When building a small office WiFi network, the two essential tools you’ll need is the router and network switch. Knowing the difference between these two devices will help you sort out lots of confusion you may have when choosing the right networking hardware. The router is normally equipped with 4-8 ports, but it supports both wired and wireless connections to give you more flexibility in access point placement and cabling arrangement. The network switch comes with more network ports (4/8/16/32/64) to connect more devices at a time, but it only supports wired Ethernet connections. In a router, the network speed is limited to 10/100Mbps for wireless broadcast and restricted to 10/100/1000Mbps for wired connections, but a switch can deliver a steady data connection at a speed of 10-1000Mbps. In a LAN network, the network switch is seemingly much faster than a router, but in a different network type like WAN, the router works faster, so it all depends on which type of network you’re using. The router can also be configured via a computer to customize the WiFi settings as you want, but the switch is not necessarily configurable: the router can offer QoS Services, while only the managed network switch support such services. Basically, if you have only a few devices on your network, a router may be a good choice for central control over your devices, but if you ask for more connections, then the network switch may be a better option.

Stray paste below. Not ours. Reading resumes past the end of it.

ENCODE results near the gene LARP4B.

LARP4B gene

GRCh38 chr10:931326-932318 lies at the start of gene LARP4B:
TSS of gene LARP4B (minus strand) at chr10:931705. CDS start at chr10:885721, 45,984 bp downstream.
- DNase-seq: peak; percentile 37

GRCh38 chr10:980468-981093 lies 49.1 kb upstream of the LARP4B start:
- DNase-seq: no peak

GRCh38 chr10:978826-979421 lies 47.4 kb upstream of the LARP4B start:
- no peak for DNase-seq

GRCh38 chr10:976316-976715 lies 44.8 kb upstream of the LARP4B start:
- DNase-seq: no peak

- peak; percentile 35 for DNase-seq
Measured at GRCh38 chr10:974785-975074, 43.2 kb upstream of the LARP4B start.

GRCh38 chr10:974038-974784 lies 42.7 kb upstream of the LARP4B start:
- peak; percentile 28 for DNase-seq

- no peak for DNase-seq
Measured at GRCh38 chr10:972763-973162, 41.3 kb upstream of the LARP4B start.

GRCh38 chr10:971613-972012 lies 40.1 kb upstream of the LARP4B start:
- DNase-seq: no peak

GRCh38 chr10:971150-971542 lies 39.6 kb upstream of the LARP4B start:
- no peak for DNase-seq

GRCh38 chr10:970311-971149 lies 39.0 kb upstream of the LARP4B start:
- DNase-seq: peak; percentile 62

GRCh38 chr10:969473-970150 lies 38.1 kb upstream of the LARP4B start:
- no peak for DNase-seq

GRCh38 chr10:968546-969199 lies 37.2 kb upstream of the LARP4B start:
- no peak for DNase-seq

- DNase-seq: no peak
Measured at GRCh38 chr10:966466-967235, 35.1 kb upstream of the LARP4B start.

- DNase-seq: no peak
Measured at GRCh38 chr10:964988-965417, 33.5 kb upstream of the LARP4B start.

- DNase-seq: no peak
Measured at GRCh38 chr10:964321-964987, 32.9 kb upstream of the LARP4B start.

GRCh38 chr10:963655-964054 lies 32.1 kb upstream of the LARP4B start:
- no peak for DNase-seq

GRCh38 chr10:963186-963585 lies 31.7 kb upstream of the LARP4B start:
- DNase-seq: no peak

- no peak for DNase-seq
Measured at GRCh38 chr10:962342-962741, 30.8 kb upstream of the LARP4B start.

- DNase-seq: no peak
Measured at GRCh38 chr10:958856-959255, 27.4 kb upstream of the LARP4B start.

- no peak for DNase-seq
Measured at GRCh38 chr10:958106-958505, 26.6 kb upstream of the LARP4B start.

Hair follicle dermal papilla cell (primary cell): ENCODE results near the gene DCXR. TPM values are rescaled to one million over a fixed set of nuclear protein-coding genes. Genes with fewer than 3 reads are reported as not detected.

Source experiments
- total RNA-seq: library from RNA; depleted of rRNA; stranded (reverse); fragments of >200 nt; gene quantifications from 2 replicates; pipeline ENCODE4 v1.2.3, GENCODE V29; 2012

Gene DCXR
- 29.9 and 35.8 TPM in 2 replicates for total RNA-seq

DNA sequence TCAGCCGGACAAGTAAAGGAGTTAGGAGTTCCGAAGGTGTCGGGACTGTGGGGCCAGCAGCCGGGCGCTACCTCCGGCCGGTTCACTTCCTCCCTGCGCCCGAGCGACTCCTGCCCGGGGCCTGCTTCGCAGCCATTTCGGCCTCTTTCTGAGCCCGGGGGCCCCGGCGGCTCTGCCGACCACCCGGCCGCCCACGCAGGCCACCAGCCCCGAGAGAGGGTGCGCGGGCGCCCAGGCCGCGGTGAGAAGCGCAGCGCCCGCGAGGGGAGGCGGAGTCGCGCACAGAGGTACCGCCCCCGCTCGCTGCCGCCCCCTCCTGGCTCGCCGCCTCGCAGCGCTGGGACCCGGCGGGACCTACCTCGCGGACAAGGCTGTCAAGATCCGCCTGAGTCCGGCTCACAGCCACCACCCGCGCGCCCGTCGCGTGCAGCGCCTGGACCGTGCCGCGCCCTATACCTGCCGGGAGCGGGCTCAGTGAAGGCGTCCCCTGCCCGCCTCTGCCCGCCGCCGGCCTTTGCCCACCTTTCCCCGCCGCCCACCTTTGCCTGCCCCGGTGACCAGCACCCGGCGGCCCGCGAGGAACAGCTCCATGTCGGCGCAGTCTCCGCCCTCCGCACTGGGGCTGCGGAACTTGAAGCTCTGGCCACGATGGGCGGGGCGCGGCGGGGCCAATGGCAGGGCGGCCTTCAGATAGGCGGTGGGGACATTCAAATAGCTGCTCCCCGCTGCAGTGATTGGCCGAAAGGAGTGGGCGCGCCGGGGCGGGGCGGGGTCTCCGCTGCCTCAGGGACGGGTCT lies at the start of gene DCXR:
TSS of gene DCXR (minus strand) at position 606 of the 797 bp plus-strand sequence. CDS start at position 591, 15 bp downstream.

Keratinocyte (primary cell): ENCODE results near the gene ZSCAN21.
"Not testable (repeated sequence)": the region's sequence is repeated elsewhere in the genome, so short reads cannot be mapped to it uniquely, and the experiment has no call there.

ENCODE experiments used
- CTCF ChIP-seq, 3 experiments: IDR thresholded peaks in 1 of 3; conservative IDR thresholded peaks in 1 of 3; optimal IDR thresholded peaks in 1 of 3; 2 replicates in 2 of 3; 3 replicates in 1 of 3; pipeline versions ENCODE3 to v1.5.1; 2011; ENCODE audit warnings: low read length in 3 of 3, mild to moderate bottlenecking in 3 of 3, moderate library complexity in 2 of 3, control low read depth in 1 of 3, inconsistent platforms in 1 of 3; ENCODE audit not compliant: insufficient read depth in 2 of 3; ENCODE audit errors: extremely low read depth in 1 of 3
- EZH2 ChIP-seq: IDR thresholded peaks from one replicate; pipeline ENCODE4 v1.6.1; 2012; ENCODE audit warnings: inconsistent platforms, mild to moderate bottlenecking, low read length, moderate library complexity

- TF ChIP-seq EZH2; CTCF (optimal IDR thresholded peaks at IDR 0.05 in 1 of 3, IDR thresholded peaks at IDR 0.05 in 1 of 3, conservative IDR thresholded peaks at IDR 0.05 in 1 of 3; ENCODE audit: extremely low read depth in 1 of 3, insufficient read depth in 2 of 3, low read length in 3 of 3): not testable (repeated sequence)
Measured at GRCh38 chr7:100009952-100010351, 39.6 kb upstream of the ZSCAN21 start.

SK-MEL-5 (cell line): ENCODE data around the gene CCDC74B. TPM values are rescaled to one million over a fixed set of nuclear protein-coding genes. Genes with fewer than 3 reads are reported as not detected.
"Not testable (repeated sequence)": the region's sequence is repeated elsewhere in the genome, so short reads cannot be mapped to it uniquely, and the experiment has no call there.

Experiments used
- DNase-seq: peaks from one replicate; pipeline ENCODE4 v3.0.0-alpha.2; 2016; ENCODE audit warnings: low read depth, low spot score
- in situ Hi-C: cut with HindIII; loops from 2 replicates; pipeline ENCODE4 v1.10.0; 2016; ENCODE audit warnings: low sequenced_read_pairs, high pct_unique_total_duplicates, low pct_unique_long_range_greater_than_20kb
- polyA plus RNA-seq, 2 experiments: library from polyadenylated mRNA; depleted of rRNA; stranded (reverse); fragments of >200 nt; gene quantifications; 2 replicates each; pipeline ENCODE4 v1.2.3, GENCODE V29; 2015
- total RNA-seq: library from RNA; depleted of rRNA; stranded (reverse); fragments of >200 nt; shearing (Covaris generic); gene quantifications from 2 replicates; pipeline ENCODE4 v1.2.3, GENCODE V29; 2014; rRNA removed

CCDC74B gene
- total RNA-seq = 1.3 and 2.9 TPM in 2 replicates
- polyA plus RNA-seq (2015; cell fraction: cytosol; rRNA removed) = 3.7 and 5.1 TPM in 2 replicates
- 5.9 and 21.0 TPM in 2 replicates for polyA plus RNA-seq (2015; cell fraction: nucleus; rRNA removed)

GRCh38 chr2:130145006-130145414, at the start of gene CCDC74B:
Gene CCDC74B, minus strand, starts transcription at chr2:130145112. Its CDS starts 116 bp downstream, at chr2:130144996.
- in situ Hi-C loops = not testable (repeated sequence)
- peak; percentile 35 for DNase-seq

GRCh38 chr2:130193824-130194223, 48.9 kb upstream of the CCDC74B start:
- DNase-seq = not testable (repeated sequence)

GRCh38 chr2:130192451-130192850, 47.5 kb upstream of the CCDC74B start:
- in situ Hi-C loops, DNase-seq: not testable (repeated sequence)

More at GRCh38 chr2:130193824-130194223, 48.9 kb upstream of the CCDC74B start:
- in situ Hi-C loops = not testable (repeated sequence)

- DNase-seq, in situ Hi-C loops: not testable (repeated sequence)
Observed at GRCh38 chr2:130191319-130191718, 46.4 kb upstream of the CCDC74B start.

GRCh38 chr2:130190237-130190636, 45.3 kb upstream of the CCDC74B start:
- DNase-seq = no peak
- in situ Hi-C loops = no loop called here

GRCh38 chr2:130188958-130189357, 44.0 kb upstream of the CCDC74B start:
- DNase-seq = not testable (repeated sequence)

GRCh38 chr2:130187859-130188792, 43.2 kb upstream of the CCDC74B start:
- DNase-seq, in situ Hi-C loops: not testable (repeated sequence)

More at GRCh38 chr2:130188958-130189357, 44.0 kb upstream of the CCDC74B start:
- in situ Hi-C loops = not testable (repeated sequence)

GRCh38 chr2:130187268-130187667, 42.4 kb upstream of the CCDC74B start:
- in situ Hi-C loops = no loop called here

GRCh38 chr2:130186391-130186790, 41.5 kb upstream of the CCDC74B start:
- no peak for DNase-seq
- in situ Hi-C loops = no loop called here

Question 4: Wired or Wireless, Which is Better?